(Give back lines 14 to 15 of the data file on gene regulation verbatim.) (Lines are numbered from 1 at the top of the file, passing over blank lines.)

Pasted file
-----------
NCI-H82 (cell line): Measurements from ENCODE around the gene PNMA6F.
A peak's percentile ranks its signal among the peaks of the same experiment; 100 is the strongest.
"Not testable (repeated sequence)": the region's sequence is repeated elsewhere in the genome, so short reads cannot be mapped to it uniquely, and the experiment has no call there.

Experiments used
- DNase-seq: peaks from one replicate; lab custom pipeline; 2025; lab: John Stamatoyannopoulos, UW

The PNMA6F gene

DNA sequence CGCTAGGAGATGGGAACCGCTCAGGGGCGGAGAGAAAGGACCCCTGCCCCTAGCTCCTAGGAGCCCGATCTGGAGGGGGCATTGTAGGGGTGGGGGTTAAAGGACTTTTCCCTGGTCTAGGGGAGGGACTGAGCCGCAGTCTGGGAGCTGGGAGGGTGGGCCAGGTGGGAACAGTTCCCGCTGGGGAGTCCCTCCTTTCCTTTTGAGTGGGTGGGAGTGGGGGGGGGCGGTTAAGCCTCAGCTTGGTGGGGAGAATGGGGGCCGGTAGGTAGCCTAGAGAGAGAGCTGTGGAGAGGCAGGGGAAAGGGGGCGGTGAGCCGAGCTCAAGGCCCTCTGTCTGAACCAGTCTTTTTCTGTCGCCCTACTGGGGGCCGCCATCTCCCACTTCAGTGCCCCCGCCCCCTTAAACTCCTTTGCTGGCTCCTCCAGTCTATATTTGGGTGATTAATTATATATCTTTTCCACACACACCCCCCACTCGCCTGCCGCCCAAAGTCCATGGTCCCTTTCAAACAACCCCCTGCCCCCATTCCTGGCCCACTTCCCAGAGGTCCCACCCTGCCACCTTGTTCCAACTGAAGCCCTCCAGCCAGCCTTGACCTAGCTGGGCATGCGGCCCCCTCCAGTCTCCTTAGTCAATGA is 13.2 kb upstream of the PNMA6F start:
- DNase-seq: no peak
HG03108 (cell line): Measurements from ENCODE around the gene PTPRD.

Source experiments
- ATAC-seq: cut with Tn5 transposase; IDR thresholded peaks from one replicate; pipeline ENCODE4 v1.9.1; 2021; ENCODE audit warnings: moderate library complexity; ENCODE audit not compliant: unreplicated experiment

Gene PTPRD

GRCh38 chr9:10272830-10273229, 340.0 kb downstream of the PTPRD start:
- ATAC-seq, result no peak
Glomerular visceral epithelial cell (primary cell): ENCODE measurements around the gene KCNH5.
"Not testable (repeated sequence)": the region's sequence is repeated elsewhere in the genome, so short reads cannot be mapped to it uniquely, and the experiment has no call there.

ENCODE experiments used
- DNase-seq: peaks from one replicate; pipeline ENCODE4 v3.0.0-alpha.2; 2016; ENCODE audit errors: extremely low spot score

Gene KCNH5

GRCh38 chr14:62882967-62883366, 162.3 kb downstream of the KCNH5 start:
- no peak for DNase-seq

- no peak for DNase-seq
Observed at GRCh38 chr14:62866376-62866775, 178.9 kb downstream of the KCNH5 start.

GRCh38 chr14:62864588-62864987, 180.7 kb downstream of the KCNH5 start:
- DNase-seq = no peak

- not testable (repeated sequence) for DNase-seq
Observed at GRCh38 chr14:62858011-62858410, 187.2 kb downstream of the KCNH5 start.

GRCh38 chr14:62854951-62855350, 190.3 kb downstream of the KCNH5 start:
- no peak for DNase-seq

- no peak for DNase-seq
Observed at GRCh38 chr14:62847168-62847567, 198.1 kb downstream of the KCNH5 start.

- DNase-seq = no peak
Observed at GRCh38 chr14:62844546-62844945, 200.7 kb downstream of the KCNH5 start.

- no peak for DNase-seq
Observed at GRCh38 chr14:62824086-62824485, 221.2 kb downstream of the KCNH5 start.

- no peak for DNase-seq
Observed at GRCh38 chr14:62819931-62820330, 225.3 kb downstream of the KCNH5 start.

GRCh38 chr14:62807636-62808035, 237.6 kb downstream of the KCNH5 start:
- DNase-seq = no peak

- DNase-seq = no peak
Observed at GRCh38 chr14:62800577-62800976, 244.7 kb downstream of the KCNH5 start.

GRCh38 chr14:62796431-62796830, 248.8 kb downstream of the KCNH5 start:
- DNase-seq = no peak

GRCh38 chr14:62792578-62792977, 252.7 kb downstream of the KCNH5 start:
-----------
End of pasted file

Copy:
- ATAC-seq, result no peak
Glomerular visceral epithelial cell (primary cell): ENCODE measurements around the gene KCNH5.